we do this at the board level on h/w all the time when manufacturing h/w (PC boards, graphics carss etc.). If a failure is not obvious or intermittent you change things until it is fully broken and easier to find and fix. It is especially useful in engineering investigations.
before everyone jumps in on the "i thought this was version 3 not 1" bandwagon - it means ONE as in ONE tool to do it all. not ONE as in version 1 of the product line....
sure..until they compress it for you or change formats or
..... and screw it up.
I have to say, that reading the review made me feel like the person doing the reviewing was a big part of the problem.
alphadogg writes "AOL decommissioned almost 10,000 servers and saved itself $5 million along the way to winning a contest that highlights the cost of running inefficient or underutilized IT equipment. Decommissioning a 1U rack server can save a company $500 a year in energy costs, $500 in OS licenses and $1,500 in hardware maintenance costs, according to Uptime Institute, the industry group that organized the competition, which it called the Server Roundup Contest. AOL's savings included $1.65 million in energy bills, $2.2 million in OS licenses and $62,000 in hardware maintenance costs. It also gained $1.2 million from scrap and resale, and reduced its carbon emissions by 20 million tons."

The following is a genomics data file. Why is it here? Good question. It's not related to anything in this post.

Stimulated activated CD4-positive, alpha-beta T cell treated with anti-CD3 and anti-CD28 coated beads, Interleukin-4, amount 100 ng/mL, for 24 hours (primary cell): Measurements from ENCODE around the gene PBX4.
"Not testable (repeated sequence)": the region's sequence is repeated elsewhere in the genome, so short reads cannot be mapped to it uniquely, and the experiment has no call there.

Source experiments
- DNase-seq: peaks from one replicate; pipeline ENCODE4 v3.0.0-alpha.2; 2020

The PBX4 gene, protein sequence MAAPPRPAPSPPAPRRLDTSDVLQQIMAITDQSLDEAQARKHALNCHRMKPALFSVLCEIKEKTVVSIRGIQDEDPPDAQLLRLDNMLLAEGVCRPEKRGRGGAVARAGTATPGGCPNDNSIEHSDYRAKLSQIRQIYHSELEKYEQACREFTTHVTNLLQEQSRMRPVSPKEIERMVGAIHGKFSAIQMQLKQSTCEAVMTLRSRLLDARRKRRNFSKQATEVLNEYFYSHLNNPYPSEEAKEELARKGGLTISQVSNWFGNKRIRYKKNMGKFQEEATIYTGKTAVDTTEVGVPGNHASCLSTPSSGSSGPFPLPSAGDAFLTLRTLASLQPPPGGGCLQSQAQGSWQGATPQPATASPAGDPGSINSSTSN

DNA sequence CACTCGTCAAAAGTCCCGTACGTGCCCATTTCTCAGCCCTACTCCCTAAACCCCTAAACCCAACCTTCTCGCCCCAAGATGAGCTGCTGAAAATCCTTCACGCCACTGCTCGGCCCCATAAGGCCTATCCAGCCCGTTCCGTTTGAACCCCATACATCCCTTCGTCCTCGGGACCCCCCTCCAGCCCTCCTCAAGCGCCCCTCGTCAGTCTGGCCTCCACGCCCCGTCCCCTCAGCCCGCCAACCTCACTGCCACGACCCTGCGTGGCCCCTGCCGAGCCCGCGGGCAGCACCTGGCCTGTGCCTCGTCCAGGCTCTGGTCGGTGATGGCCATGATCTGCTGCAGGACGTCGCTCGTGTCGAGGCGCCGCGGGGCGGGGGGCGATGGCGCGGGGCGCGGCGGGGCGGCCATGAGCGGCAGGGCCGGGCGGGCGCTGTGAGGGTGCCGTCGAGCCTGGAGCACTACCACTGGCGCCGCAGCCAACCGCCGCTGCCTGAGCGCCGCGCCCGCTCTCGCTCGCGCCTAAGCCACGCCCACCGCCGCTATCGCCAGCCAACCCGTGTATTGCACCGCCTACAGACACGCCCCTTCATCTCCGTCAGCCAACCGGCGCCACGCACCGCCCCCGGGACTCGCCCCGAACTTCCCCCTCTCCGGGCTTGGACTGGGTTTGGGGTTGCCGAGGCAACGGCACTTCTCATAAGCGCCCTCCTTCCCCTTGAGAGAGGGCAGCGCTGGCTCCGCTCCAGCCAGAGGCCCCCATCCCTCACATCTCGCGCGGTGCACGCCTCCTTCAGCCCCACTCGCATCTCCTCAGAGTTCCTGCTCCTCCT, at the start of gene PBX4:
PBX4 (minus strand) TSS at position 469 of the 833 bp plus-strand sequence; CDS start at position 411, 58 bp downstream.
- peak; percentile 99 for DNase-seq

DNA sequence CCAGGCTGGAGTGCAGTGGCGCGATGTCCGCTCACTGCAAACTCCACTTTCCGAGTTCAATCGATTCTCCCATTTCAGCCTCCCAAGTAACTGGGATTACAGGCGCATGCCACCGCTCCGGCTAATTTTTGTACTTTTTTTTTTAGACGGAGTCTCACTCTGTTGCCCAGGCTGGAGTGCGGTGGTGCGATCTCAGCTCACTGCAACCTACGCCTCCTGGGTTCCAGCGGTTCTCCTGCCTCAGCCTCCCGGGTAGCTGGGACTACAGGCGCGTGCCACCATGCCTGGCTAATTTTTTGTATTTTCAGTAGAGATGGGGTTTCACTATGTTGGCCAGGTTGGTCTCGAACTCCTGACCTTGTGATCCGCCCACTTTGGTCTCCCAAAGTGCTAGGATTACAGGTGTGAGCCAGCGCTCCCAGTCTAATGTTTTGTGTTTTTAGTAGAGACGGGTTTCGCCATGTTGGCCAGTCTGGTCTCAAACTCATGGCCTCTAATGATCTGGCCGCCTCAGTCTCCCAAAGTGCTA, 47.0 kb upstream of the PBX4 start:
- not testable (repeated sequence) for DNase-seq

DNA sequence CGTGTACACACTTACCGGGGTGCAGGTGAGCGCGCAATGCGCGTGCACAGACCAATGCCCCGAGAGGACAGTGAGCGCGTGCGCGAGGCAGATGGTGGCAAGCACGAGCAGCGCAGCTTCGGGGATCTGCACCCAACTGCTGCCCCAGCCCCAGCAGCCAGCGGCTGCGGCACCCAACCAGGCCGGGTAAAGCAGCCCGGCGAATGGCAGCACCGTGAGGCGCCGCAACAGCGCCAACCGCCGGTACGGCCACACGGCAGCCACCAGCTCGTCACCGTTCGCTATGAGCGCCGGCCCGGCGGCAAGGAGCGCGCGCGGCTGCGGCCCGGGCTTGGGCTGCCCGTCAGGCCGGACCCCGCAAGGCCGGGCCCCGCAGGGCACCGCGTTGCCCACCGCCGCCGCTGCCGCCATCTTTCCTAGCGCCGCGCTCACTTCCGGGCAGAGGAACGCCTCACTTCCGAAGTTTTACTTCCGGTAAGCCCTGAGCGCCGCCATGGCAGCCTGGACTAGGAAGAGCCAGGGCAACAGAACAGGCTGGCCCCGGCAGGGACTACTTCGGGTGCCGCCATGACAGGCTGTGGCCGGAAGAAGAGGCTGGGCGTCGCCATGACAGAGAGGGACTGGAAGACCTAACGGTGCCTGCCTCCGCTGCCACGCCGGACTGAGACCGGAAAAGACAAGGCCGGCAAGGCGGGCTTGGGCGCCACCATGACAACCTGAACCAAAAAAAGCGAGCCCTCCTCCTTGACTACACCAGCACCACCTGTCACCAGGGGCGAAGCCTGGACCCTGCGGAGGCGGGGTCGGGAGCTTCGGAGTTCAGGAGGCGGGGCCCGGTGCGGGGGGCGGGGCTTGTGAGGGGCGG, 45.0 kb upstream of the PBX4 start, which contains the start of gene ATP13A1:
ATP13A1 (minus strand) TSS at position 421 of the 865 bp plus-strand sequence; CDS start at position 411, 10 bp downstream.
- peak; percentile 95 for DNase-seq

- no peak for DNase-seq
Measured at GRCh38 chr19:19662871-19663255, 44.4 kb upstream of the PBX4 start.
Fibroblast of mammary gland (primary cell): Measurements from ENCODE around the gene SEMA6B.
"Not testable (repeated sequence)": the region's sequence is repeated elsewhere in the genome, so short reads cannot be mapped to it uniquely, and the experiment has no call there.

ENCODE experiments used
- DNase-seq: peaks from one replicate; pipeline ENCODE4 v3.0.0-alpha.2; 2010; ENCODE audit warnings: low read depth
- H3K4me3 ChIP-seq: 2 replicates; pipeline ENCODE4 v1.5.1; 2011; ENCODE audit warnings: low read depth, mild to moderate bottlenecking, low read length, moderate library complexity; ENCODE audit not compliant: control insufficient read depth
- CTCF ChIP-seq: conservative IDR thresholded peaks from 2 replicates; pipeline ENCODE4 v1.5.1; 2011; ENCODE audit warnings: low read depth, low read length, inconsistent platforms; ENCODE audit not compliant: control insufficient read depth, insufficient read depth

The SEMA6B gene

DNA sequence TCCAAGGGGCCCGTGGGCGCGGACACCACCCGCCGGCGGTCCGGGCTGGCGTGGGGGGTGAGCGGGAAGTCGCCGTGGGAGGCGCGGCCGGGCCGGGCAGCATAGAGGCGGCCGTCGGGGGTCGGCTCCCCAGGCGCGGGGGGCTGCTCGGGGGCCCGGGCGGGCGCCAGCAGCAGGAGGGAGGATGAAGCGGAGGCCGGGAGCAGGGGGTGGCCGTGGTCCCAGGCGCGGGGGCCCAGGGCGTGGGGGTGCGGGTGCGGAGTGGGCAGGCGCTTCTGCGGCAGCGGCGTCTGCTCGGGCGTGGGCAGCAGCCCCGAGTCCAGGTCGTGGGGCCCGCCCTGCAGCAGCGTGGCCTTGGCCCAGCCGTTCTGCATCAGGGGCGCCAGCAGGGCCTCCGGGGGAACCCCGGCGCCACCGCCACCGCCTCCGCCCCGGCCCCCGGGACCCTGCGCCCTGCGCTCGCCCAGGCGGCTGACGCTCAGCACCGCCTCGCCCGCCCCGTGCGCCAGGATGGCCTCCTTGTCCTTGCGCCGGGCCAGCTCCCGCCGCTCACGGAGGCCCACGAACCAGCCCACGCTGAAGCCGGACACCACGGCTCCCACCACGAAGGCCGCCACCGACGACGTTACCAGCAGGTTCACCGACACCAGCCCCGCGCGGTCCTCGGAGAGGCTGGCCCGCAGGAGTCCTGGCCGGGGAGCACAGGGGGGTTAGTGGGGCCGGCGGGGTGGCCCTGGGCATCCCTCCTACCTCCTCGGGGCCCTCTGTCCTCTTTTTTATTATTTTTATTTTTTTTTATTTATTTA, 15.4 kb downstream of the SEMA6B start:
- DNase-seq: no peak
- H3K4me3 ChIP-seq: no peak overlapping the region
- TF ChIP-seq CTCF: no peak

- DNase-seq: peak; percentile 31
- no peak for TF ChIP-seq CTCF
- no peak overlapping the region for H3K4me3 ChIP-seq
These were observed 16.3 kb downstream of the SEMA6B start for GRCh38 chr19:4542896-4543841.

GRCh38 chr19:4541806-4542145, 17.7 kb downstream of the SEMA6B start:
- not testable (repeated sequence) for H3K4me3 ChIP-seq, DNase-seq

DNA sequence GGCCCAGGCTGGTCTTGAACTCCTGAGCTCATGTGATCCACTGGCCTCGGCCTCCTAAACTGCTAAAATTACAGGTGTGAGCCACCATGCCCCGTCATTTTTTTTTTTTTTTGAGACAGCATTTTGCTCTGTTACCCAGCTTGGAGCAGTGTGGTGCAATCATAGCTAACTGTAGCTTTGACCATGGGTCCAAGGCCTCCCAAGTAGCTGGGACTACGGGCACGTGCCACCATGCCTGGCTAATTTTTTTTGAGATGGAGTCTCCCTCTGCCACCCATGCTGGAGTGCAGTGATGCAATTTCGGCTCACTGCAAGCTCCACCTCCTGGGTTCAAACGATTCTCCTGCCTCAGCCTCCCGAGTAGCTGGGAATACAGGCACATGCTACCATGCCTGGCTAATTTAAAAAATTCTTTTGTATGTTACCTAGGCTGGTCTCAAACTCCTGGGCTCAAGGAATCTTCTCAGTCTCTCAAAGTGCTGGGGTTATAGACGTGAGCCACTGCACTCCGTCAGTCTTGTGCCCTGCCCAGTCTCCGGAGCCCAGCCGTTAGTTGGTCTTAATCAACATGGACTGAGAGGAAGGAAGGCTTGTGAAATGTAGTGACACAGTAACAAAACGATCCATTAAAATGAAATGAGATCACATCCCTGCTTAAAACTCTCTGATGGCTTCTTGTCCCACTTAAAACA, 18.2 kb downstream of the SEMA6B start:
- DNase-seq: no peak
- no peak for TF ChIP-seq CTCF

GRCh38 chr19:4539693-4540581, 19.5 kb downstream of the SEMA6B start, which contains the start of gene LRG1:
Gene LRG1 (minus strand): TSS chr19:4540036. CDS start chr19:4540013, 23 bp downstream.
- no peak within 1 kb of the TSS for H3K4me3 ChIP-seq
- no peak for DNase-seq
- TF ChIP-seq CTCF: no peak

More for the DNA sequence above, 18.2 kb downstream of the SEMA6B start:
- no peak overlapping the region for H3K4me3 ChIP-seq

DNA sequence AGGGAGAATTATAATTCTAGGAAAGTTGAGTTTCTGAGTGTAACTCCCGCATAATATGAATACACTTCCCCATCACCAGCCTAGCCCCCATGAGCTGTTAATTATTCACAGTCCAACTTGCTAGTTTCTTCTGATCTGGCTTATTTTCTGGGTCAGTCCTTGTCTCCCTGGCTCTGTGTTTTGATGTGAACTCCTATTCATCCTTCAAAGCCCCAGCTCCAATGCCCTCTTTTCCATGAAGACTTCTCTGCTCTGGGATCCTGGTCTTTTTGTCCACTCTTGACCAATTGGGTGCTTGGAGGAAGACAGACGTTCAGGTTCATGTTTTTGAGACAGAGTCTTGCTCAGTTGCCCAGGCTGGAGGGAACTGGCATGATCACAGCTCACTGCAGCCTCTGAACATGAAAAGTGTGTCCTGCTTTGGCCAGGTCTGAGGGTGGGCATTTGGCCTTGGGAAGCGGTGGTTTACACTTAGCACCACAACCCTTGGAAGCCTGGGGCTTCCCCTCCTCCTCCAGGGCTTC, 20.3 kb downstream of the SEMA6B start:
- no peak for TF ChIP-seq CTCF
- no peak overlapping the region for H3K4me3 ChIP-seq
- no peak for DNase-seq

Link to Original Source
Link to Original Source
Hugh Pickens writes writes "Time Magazine reports that after the massacre in which Staff Sgt. Robert Bales allegedly massacred 17 civilians in Afghanistan, the Pentagon has ordered an urgent review of the use of the anti-malarial drug mefloquine, also known as Lariam, known to have severe psychiatric side effects including psychotic behavior, paranoia and hallucinations. "One obvious question to consider is whether he was on mefloquine (Lariam), an anti-malarial medication," writes Elspeth Cameron Ritchie in Time. "This medication has been increasingly associated with neuropsychiatric side effects, including depression, psychosis, and suicidal ideation." The drug has been implicated in numerous suicides and homicides, including deaths in the US military. For years the military used the weekly pill to help prevent malaria among deployed troops, however in 2009 the US Army nearly dropped use of mefloquine entirely because of the dangers, using it only in limited circumstances, including sometimes in Afghanistan. Army and Pentagon officials would not say whether Bales took the drug, citing privacy rules however, Assistant Secretary of Defense for Health Affairs Jonathan Woodson has ordered a new, urgent review to make sure that troops were not getting the drug inappropriately. “Some deployed service members may be prescribed mefloquine (PDF) for malaria prophylaxis without appropriate documentation in their medical records and without proper screening for contraindications,” the order says. It notes that this review must include troops at “deployed locations.” "I know there's a lot of discussion about the malaria drug, and I don't know yet (whether Bales was taking it)," says Bales' attorney, John Henry Browne. "We have to get his medical records. And I don't know. I wouldn't be surprised. But I don't know that.""
that you are pushing a technology that has flaws and you can't demo it because of the flaws. Maybe isn't the solve all problems solution that some think it is, unless you live in a sunny place. Change to something that is relevant for the area, not something that they will see has no impact on them.
I read here everyday how MS is doomed... this must be wrong